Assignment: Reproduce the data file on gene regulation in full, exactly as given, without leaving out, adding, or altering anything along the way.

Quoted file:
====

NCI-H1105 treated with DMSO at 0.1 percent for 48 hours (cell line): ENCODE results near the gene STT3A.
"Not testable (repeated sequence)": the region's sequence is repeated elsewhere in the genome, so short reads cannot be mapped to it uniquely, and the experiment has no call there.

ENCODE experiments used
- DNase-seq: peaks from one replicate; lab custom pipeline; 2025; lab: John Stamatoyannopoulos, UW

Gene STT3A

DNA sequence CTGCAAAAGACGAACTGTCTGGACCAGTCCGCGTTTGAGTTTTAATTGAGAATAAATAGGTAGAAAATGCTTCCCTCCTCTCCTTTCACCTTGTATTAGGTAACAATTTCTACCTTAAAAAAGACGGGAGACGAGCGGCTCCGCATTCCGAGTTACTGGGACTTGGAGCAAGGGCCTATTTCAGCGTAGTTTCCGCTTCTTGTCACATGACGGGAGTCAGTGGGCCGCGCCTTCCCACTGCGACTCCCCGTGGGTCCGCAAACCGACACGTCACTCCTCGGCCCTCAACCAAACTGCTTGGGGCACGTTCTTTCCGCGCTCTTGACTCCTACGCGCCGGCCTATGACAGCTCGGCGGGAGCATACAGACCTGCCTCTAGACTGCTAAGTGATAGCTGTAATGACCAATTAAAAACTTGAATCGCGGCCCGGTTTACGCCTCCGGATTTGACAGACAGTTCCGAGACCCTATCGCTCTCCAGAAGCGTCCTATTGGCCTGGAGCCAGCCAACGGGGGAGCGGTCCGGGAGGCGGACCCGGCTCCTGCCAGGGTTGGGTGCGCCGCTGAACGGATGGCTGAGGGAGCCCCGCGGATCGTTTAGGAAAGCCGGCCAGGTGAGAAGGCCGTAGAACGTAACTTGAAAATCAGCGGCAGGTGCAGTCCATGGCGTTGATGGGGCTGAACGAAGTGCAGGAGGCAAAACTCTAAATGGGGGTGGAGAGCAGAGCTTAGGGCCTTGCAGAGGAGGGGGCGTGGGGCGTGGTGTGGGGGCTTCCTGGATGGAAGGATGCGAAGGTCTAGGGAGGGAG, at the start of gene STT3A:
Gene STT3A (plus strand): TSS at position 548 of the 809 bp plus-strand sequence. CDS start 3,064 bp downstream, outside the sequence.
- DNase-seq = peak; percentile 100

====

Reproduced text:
NCI-H1105 treated with DMSO at 0.1 percent for 48 hours (cell line): ENCODE results near the gene STT3A.
"Not testable (repeated sequence)": the region's sequence is repeated elsewhere in the genome, so short reads cannot be mapped to it uniquely, and the experiment has no call there.

ENCODE experiments used
- DNase-seq: peaks from one replicate; lab custom pipeline; 2025; lab: John Stamatoyannopoulos, UW

Gene STT3A

DNA sequence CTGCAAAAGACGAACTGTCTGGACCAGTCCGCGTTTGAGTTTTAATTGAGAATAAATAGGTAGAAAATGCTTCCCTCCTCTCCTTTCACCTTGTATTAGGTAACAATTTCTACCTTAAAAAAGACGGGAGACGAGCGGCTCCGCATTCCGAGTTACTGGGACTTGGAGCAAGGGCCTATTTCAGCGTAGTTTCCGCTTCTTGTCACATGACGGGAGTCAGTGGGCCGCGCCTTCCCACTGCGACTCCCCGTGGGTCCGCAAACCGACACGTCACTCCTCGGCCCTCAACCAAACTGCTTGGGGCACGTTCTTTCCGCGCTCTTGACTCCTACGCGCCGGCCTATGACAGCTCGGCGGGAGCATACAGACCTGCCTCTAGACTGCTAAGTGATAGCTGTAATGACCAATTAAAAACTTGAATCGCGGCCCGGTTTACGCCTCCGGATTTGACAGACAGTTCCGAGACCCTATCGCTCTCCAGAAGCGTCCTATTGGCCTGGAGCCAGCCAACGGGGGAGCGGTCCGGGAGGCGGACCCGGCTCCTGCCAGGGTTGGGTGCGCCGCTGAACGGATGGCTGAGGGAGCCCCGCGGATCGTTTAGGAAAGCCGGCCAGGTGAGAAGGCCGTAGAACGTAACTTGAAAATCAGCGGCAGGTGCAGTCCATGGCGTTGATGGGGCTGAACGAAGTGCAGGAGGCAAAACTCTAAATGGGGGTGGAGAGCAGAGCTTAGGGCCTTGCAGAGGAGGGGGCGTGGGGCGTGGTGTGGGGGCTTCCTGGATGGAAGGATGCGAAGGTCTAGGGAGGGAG, at the start of gene STT3A:
Gene STT3A (plus strand): TSS at position 548 of the 809 bp plus-strand sequence. CDS start 3,064 bp downstream, outside the sequence.
- DNase-seq = peak; percentile 100